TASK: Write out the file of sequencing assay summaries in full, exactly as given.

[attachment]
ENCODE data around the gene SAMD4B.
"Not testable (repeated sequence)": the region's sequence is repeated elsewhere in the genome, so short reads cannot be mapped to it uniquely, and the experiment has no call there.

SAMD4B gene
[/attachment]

ENCODE data around the gene SAMD4B.
"Not testable (repeated sequence)": the region's sequence is repeated elsewhere in the genome, so short reads cannot be mapped to it uniquely, and the experiment has no call there.

SAMD4B gene